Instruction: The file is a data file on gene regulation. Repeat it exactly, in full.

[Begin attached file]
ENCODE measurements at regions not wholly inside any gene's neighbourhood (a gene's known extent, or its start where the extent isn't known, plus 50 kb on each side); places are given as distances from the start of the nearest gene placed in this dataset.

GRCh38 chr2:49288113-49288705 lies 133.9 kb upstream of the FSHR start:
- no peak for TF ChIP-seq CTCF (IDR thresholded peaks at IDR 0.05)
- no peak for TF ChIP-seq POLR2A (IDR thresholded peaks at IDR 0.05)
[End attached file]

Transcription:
ENCODE measurements at regions not wholly inside any gene's neighbourhood (a gene's known extent, or its start where the extent isn't known, plus 50 kb on each side); places are given as distances from the start of the nearest gene placed in this dataset.

GRCh38 chr2:49288113-49288705 lies 133.9 kb upstream of the FSHR start:
- no peak for TF ChIP-seq CTCF (IDR thresholded peaks at IDR 0.05)
- no peak for TF ChIP-seq POLR2A (IDR thresholded peaks at IDR 0.05)